PRIME Minister Tony Abbott faces a growing tide of opposition to his idea of a deficit tax, with Opposition Leader Bill Shorten urging him to abandon it just two weeks out from the budget.
Mr Abbott floated the idea of a 1% rise in income tax for Australians earning over $80,000, and more for bigger earners, last week.
But after Coalition backbenchers riled at the plan, a Galaxy poll published by News Limited on Sunday has reinforced the political risks of the proposal.
The poll found some 72% of voters surveyed believed the idea of a debt tax was a "broken promise" - a perception fed by attacks from Mr Shorten in the past week.
Mr Shorten on Sunday again labelled the proposal a "broken promise"; after Mr Abbott said he could reduce the budget deficit without resorting to new or higher taxes before the election.
The Opposition Leader said increasing taxes on working class and middle income Australians was a "terrible mistake", and that "people will not forgive Mr Abbott" if he went ahead with it.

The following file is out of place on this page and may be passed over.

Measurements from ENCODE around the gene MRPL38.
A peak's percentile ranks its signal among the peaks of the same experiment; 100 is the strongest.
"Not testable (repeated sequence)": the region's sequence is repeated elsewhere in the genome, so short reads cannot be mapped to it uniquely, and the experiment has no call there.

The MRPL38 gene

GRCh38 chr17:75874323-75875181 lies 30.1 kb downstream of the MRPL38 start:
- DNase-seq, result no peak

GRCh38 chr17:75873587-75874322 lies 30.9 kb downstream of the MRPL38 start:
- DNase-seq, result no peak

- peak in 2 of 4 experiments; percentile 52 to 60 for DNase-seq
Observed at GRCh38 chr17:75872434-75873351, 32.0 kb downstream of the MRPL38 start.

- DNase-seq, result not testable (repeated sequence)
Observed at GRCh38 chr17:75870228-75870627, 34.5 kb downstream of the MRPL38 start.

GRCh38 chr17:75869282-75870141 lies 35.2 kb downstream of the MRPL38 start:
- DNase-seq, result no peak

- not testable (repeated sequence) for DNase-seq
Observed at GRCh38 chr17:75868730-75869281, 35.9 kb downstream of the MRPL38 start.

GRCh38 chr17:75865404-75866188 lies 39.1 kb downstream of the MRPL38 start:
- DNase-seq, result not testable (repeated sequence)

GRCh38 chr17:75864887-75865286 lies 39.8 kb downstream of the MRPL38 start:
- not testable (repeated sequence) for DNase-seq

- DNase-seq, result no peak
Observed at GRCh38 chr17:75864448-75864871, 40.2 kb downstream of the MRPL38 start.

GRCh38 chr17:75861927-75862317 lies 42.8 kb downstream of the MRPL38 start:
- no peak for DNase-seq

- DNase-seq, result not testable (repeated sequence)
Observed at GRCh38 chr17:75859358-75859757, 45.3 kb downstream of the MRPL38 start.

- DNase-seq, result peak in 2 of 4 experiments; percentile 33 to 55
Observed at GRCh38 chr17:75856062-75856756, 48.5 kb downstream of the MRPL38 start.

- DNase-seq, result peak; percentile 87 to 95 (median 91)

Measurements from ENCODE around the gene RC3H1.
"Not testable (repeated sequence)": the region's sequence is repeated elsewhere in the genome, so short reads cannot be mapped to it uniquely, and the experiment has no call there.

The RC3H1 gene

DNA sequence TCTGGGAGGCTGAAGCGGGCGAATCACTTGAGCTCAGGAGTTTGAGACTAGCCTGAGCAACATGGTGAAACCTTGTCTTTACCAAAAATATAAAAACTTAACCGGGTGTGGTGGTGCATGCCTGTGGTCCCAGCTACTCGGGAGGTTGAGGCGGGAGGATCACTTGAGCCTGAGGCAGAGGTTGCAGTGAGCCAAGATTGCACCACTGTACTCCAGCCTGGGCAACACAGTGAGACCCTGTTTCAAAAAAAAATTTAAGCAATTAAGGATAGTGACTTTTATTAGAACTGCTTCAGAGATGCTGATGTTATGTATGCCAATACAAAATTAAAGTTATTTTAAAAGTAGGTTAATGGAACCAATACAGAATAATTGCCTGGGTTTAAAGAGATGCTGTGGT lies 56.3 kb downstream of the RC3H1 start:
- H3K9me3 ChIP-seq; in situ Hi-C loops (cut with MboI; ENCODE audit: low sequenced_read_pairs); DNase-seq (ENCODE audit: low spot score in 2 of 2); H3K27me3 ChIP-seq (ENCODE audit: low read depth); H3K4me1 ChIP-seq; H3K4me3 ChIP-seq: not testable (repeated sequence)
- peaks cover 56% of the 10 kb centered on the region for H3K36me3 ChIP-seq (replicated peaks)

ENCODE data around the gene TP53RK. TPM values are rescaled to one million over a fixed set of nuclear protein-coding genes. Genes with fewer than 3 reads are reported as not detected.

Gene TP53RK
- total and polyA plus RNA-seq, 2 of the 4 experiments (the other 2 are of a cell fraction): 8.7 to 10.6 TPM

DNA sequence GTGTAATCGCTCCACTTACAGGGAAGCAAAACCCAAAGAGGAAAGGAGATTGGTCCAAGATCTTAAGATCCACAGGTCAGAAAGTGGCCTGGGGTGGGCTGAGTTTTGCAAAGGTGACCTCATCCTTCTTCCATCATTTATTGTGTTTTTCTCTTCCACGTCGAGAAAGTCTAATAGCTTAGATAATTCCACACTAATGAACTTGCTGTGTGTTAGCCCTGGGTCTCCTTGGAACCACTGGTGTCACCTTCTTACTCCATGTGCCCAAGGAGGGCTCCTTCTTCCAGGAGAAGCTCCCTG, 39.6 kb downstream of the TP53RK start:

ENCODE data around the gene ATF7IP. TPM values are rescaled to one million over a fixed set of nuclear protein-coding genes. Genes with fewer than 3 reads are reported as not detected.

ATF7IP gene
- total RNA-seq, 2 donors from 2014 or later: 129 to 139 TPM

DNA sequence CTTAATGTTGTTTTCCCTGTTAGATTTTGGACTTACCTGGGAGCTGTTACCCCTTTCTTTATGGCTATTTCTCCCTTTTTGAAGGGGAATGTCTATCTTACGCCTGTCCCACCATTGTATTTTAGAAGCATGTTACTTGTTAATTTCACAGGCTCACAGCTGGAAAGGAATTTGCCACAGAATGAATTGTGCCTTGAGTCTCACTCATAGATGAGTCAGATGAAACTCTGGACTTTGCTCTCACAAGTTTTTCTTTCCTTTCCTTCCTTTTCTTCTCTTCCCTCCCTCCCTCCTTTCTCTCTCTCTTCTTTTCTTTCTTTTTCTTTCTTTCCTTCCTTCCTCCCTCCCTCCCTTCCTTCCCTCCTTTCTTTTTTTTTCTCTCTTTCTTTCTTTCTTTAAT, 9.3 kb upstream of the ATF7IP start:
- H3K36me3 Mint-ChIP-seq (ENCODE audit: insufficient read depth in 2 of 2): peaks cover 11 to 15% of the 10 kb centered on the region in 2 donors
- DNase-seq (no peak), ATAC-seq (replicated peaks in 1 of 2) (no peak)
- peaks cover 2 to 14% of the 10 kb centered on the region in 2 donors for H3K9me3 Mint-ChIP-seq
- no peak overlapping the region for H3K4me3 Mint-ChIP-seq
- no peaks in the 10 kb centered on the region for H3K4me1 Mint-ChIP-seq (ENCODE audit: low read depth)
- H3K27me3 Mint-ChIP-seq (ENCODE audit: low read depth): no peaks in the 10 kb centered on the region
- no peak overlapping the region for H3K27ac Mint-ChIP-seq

As Treasurer Joe Hockey pushes ahead with final preparations for his first budget due in two weeks, it is understood the tax was seen as a way to share the burden of returning the budget to surplus.
But mixed reactions from inside the Coalition's party room, and attacks from across the political spectrum, have yet to cut through at the higher levels of the government.
The poll published Sunday also found only 15% of respondents older than 50 believed the government should go ahead with the tax increase, and 77% did not support it in the current economic climate.
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